An old saying handed down from the Madison Avenue advertising industry states that 50% of a typical ad budget is wasted. The problem is that you don’t know which 50%. I’d like to update that.
80% of your social media budget is wasted, but you aren’t paying enough attention to know which 20% works. Here’s why I think that way: you always know when someone is trying to bamboozle you when their arguments change or “evolve” as you call them on their BS.
In the modern political arena, you see this in the arguments over global warming. Whatever your views on the issue, it has to raise a red flag of suspicion when one day someone argues that there is no global warming occurring, the next day they say that there might be but it is not manmade, and the day after that they claim that it may actually be man-made but there is still nothing that can be done to prevent it.
These shifts in argument are the hallmarks of the professional huckster, and it’s what you see social media gurus and consultants doing all the time.
Their first line of argument is often that social media is enormously cost-effective with huge ROI and naturally there are great examples that are regularly trotted out. Gary Vaynerchuk increased his family’s business revenues from less then $5 million to over $50 million just by using social media, i.e. his YouTube videos. What they leave out of the story is the competitive advantage gained from the alcoholshipping laws in New Jersey that are grandfathered-in and that allowed Gary V. to essentially do YouTube-based direct response marketing. Gary V. is a great guy, but it’s not just about his charm and hustle.
Then there are those studies that tell us that Ford spends 25% of its marketing budget on social media with the result that they were the only US car manufacturer not to need a bailout. Seriously. Twitter saved the auto industry, apparently.
Or yet another case study – can you tell that I’m on a roll? – which boasted that a web hosting company spent $15,000 on social media and increased website traffic by 300% and sales by 20%. Oh, and by the way, not that it had anything to do with the increase in traffic, but during the same period they just happened to be on page 1 SERPs on Google for “free website builder”. Cause, meet effect. I’m not sure you have been introduced.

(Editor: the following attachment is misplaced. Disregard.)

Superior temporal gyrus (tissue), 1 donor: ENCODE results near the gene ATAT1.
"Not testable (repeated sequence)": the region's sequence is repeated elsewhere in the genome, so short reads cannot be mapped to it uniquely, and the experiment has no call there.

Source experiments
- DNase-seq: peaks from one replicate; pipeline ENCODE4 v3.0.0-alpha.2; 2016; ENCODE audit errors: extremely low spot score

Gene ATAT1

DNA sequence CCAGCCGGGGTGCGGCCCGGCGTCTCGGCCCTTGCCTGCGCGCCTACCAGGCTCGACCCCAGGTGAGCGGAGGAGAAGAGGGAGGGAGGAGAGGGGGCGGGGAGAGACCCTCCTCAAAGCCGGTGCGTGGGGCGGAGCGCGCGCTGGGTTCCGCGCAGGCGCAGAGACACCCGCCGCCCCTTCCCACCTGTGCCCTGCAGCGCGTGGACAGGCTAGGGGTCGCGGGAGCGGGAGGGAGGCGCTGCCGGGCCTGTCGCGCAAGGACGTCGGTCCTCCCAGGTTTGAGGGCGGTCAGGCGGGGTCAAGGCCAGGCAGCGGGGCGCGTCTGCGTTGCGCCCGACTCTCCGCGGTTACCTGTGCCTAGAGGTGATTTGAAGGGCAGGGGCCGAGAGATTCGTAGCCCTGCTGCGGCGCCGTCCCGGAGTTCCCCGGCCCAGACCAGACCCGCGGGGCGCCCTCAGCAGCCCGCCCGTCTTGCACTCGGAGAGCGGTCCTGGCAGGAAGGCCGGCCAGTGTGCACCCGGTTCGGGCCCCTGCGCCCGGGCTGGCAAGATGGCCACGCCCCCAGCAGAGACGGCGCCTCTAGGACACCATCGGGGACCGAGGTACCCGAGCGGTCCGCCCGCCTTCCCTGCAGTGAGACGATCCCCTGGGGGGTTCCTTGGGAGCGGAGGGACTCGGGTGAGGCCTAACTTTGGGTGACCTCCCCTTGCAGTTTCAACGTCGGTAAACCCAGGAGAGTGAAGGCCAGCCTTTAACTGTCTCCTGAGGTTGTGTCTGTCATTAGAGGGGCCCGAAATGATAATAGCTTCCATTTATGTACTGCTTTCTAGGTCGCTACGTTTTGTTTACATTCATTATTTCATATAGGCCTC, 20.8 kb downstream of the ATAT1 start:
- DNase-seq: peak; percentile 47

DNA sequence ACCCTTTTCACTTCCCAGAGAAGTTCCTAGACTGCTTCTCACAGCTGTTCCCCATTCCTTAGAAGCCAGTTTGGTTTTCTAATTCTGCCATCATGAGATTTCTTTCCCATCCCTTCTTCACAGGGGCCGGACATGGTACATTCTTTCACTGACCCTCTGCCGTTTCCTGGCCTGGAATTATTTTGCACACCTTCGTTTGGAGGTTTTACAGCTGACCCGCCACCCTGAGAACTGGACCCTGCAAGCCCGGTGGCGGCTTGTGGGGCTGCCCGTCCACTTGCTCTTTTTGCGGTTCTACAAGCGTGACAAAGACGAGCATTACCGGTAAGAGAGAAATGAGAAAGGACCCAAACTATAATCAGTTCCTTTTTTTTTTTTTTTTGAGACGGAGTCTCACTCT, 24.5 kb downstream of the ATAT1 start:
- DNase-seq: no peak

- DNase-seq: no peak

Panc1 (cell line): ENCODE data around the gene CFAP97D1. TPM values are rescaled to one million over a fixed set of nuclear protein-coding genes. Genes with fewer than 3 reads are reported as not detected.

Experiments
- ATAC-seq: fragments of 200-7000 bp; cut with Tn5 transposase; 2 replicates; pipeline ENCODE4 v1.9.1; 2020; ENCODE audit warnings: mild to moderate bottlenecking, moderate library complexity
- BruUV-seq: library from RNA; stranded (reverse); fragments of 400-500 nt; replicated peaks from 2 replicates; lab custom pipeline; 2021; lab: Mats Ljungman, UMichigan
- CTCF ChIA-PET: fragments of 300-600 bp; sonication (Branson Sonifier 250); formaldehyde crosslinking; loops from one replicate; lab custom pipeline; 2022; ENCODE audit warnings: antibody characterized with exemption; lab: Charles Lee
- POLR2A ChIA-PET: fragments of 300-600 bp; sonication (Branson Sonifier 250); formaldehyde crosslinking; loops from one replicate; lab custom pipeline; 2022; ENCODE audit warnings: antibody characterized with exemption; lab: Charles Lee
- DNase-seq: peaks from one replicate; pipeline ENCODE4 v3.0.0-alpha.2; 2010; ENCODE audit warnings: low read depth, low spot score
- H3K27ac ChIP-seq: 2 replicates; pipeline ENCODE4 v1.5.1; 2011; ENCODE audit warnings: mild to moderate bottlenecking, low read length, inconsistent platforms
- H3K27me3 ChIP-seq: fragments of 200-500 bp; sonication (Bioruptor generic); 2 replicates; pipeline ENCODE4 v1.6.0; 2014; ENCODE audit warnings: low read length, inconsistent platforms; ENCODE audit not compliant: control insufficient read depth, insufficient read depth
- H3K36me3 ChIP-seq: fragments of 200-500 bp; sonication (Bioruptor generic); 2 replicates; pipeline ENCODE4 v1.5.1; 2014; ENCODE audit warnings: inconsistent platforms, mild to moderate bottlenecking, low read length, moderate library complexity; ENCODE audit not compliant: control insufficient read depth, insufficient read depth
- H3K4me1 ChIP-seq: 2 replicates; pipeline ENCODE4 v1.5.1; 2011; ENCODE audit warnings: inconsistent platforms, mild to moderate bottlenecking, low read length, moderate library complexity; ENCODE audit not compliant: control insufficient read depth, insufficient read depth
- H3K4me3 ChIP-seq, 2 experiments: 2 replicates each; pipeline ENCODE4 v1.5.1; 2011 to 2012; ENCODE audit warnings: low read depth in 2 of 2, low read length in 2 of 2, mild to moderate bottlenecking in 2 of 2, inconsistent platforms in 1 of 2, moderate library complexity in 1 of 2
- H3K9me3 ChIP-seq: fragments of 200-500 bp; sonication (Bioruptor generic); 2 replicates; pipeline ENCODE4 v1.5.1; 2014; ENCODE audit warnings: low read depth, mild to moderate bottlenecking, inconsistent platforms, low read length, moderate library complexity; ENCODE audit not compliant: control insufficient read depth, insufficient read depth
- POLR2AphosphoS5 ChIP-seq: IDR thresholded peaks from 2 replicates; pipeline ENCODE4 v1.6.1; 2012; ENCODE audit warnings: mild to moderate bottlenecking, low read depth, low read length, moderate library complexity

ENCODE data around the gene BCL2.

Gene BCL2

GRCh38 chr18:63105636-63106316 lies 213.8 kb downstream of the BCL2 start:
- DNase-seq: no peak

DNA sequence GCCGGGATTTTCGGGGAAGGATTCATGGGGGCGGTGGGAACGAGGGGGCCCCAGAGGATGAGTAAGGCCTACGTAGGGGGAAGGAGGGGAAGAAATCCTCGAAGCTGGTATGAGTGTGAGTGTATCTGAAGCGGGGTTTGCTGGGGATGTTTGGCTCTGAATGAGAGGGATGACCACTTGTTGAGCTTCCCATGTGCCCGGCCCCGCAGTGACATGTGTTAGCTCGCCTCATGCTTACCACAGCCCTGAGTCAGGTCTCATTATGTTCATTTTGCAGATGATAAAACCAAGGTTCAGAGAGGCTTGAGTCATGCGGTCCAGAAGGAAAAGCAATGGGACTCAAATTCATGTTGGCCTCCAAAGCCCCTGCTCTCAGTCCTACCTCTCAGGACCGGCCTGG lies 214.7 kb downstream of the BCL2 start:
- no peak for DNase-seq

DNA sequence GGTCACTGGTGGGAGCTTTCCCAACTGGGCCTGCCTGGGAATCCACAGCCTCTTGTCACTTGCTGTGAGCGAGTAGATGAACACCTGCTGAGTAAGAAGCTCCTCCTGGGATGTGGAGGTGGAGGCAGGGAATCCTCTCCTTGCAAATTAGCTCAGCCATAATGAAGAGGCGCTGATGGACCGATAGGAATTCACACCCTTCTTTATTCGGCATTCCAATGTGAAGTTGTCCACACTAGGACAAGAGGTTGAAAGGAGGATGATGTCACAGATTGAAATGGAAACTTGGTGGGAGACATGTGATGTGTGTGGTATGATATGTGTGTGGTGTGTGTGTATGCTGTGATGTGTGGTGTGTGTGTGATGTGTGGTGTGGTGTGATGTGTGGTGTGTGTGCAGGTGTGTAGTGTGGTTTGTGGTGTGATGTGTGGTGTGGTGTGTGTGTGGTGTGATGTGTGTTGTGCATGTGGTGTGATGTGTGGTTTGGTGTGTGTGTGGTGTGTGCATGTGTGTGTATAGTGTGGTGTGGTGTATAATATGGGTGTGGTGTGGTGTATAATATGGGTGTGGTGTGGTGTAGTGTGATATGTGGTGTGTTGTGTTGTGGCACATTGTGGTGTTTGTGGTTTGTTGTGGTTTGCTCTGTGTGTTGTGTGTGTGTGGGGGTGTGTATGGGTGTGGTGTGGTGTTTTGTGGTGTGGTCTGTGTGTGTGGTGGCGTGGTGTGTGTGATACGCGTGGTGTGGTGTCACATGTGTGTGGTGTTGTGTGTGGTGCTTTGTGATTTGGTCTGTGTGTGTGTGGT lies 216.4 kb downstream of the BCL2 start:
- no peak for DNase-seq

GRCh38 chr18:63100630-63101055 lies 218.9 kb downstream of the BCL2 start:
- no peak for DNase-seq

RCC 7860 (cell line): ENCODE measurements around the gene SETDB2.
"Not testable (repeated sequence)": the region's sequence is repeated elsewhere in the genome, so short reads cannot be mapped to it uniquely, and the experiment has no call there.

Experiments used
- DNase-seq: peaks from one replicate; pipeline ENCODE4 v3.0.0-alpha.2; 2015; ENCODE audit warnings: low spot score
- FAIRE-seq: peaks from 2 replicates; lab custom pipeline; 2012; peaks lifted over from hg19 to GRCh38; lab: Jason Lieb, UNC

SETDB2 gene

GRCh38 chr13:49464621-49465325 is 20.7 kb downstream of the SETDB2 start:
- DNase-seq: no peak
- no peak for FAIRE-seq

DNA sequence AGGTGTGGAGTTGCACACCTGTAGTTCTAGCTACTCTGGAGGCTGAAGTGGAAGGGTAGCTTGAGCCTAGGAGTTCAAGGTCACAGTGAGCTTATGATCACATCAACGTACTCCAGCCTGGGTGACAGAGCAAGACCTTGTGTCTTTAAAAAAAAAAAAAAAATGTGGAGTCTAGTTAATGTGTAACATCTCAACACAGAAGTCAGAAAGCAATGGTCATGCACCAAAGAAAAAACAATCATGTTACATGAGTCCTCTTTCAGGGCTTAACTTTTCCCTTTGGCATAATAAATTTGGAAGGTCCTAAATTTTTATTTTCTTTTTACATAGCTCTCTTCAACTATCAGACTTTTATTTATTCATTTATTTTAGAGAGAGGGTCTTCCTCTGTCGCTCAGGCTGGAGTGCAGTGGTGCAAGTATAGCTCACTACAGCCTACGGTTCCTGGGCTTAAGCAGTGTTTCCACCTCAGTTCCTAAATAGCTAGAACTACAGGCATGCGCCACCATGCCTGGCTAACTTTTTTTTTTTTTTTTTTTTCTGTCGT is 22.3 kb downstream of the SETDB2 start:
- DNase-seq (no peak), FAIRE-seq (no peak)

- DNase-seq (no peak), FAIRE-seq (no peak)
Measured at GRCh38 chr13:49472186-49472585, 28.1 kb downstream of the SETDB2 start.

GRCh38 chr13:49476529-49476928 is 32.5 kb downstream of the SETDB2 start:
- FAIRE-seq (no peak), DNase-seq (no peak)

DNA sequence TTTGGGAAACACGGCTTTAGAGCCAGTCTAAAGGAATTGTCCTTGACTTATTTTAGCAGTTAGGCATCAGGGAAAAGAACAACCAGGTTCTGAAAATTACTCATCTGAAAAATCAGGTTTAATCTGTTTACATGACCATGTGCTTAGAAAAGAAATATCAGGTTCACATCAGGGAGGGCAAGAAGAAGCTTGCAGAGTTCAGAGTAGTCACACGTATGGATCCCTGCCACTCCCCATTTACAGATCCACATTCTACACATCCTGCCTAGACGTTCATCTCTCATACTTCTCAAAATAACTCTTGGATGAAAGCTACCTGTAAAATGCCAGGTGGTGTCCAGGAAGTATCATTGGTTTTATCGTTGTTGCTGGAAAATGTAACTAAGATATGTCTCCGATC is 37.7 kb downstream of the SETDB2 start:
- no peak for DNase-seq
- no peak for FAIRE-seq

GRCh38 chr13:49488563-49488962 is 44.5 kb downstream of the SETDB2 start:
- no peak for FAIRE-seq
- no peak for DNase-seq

Naturally, if you ask a social media guru about the lack of ROI from social media, they will move to a fall-back position: of course there is ROI. You’re simply measuring the wrong thing.
In the planet on which you and I live, ROI is measured by sales, revenues and profits. But the social media gurus inhabit a parallel universe, one in which engagement, likes, views and conversations are all actually useful to a VP of Marketing trying to justify her job performance to a skeptical CEO. They aren’t of course – well, not very much – they are simply placeholders for the concept formerly known as “brand”. And brand is a great thing, very under-valued these days, as a matter of fact. But it’s not the same as ROI.
And finally, if you press your hypothetical social media guru more closely, they will move their argument again. “Why are we trying to measure the ROI of social media anyway?” they cry. It is simply something one must do. It is essential. It is how one competes.
That’s when you know it is BS. That is when you realize that social media is just nice, your customers like to talk and to be heard, and sometimes, if you have talented content creators, you will be able to communicate a marketing message effectively. Some crap does stick to the wall. But it is not the same as having a truly measurable, effective channel that provides ROI. It just isn’t.
At LinkShare’s Symposium earlier this year I listened to a terrific presentation from Andy Hoar of Forrester Research. He said – and I am paraphrasing – that in all the studies that Forrester has done one thing stands out time and again: social media does not drive transactions. It sometimes can drive traffic. It may create engagement. But it won’t drive transactions.
There’s a whole other conversation to be had about why that is, about what the “new purchasing funnel” looks like. But the reality is that selling is always the same, everywhere: you need to focus on filling the perceived needs of your customers and then motivate them to act.
Social media is great, but it doesn’t do that.